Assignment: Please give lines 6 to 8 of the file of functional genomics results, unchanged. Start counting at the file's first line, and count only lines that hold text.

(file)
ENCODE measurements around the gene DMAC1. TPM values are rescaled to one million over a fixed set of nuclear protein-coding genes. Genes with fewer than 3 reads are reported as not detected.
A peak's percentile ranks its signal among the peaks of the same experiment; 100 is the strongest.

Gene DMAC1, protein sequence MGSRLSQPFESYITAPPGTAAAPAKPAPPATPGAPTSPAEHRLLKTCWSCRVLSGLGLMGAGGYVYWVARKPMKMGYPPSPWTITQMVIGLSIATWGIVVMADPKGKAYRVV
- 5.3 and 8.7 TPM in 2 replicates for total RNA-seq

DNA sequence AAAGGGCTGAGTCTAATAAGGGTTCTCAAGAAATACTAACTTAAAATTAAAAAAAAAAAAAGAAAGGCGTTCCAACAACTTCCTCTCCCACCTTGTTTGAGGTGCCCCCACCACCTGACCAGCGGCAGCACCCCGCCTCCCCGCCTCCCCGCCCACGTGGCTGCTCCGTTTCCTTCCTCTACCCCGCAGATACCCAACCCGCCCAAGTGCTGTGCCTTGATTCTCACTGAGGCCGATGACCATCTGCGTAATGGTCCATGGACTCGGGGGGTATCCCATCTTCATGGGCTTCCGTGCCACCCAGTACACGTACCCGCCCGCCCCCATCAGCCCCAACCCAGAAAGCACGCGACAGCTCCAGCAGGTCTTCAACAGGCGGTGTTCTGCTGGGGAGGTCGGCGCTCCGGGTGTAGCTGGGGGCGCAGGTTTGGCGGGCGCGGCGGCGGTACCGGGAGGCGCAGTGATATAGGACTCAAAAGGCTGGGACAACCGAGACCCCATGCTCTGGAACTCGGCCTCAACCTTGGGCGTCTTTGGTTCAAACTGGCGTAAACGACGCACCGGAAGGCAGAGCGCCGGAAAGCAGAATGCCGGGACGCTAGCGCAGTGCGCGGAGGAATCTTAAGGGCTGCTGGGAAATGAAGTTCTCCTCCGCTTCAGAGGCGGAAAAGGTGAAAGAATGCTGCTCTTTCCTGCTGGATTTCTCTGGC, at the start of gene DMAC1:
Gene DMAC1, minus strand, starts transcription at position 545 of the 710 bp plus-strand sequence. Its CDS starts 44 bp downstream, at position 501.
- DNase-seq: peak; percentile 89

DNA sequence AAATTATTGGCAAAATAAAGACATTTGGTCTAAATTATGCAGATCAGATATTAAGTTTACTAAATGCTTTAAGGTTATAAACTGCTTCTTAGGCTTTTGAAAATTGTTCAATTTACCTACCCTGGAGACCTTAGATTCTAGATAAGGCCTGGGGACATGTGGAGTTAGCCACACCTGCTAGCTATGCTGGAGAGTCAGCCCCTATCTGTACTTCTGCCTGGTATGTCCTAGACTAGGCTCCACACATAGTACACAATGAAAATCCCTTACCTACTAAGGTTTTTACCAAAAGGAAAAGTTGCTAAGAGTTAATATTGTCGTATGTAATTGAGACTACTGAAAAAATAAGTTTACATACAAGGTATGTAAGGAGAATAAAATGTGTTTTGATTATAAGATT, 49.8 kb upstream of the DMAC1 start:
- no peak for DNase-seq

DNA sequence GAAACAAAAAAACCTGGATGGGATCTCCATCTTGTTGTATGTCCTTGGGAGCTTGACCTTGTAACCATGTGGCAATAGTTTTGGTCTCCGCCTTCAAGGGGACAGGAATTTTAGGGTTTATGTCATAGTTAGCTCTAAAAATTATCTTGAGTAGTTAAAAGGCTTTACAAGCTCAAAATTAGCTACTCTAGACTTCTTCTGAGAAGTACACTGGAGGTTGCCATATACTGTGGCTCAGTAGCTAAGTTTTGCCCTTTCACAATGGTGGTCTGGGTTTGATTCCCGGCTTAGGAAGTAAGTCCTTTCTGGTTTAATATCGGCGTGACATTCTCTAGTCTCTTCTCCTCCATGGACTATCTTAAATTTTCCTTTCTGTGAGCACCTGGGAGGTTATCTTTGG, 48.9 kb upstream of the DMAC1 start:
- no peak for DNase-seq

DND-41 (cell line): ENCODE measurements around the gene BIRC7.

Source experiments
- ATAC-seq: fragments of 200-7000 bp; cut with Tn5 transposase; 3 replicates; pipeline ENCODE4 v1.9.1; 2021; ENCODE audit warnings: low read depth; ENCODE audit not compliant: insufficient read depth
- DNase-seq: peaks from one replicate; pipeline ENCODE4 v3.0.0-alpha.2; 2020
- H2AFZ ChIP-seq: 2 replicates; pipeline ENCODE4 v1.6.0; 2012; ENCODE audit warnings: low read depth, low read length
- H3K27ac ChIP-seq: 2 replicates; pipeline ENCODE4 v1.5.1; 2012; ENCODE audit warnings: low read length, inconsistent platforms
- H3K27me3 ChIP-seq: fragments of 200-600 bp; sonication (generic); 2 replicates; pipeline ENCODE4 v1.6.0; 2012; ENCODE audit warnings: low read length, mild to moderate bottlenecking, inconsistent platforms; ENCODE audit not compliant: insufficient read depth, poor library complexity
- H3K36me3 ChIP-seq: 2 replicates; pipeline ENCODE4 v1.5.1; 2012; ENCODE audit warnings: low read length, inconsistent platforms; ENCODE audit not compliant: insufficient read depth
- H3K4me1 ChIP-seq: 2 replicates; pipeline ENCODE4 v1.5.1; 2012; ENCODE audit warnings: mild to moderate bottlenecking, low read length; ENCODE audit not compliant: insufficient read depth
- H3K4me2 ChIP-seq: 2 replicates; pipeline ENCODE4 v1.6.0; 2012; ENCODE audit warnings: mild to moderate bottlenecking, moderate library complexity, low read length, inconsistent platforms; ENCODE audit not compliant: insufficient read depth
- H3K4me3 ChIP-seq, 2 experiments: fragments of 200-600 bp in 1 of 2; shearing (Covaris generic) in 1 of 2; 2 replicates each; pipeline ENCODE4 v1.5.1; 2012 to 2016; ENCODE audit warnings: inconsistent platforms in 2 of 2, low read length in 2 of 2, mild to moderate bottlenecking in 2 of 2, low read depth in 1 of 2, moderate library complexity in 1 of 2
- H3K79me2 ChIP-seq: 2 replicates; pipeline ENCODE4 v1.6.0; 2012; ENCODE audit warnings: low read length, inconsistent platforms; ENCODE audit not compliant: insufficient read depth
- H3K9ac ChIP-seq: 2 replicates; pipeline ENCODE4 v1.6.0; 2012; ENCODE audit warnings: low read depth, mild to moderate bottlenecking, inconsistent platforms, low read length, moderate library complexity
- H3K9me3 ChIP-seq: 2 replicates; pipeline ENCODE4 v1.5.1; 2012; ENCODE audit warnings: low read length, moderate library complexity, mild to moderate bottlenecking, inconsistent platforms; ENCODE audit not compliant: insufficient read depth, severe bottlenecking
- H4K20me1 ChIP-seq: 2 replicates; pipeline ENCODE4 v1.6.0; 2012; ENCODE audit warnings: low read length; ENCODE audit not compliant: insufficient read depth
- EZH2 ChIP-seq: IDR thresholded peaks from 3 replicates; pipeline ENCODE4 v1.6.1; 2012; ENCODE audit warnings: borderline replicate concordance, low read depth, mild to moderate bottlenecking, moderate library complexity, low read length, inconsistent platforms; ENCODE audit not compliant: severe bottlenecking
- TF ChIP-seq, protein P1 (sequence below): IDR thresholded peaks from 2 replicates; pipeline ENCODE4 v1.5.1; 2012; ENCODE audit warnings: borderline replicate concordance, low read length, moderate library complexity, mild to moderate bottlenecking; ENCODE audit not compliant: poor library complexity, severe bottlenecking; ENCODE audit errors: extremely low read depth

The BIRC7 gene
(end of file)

Gene DMAC1, minus strand, starts transcription at position 545 of the 710 bp plus-strand sequence. Its CDS starts 44 bp downstream, at position 501.
- DNase-seq: peak; percentile 89

DNA sequence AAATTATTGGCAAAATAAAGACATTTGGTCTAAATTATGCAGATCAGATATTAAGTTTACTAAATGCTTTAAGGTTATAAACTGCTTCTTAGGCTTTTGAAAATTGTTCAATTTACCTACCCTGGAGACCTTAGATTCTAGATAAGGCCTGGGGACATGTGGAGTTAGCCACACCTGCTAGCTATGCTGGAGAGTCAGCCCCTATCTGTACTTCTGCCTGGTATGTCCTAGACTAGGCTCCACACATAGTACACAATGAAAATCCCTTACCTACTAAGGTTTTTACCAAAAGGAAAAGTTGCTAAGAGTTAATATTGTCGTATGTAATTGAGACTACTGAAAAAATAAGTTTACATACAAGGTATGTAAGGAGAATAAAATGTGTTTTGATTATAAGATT, 49.8 kb upstream of the DMAC1 start: